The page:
Facts about Mt. Kilauea

 

Kilauea is one of the five volcanoes that make up the Hawaiian island of Oahu. Kilauea, the most active of the five volcanoes, is an active volcano. It has been continuously erupting since 1983. Kilauea is thought to be 300,000 to 600,000 years old. It is located on Hawaii's south shore and is thought to have reached sea level 100,000 years ago. Kilauea is a Hawaiian word that means "much spreading" or "spewing," and it was given this name because of its frequent lava flows. The majority of the lava on Kilauea is less than 1000 years old. Kilauea's first well-documented eruption occurred in 1823, but evidence indicates that there were numerous explosive eruptions prior to this date.


Kilauea is a shield volcano, which means it has a broad, gently sloping cone resembling a warrior's shield. Shield volcanoes are the world's largest volcanoes.


Kilauea is one of Hawaii's five volcanoes. Kohala, Hualalai, Mauna Loa, and Mauna Kea are the other four.


Kohola is the oldest volcano on Hawaii Island, dating back more than a million years, while Kilauea is the youngest, dating back between 300,000 and 600,000 years.


In 1790, an eruption killed at least 80 people. These people were Native Hawaiians and were thought to be a warrior party. In Hawaii Volcanoes National Park, you can see their footprints.


Kilauea has only been dormant for 18 years, between 1934 and 1952, since its 1918 eruption.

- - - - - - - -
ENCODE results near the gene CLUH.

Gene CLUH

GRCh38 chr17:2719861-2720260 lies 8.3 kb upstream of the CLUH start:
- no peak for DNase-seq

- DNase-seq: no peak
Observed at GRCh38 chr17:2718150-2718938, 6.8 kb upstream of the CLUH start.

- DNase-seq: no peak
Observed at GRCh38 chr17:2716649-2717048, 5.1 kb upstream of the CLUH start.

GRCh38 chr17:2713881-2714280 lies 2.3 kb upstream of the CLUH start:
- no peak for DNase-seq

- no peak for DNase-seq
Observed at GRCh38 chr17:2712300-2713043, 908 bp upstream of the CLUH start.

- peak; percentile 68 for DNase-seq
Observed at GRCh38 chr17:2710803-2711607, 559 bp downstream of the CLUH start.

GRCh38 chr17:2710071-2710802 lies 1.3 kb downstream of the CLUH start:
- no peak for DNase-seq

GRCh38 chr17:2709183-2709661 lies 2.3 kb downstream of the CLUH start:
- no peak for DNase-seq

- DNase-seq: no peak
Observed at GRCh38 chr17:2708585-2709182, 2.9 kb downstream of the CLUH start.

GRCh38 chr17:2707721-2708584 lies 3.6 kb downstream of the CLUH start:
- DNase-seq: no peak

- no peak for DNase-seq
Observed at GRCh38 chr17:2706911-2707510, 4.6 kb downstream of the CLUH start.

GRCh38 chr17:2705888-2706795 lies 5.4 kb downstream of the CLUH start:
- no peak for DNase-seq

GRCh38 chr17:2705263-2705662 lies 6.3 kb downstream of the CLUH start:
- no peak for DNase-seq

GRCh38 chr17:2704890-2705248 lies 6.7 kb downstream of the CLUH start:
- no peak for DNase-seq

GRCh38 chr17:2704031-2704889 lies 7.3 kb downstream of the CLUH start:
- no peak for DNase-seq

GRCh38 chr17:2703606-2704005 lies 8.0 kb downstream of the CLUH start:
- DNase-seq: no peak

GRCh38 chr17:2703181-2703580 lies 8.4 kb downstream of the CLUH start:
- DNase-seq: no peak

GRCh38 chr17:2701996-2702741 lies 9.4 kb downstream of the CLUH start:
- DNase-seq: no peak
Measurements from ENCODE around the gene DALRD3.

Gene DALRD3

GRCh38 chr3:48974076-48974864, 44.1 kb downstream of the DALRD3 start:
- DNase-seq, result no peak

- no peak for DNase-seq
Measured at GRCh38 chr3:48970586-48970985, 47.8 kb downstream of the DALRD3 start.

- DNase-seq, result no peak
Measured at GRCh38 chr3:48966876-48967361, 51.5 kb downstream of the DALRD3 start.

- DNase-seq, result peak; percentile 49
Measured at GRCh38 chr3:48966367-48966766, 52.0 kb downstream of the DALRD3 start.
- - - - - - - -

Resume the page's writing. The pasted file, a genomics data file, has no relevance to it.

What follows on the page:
Kilauea's summit caldera measures 2 miles by 2 miles. It has 400-foot-high walls. According to estimates, the caldera began to form around 500 years ago.


Kilauea's caldera is thought to be the home of the Hawaiian volcano goddess Pele.


Kilauea has had 61 different eruptions since 1823.


Kilauea occupies about 14% of Hawaii's Big Island.


Kilauea was once thought to be a part of the massive Mauna Loa volcano, but that theory was disproven because it has its own conduit and vent system.


Kilauea's eruptions have destroyed over 200 structures. The Royal Gardens subdivision, the visitor center at Hawaii Volcanoes National Park, and many buildings in Kalapana were all destroyed by the lava flowing from Kilauea.


Kilauea began its most destructive period since 1823 in March 1990, covering a church, a store, and more than 100 homes with 50 to 80 feet of lava.


Franklin D. Roosevelt was the first US president to visit Kilauea's caldera in July 1934. While in Kilauea's caldera, he offered ohelo berries to Pele, the Volcano Goddess. Kilauea erupted in September of the same year.


Kilauea erupted in 1959, shooting lava 1900 feet into the air like a fountain. The lava fountain was three times the height of the Washington Monument.


Kilauea's 1983 eruption destroyed many homes and closed highways, but no one was killed.


Kilauea's lava flow threatened to destroy the Hawaiian town of Pahoa in 2014, but the flow stopped short of the town, and the threat appeared to be greatly reduced by 2015.


Despite the dangers associated with its eruptions, Kilauea remains a popular tourist destination.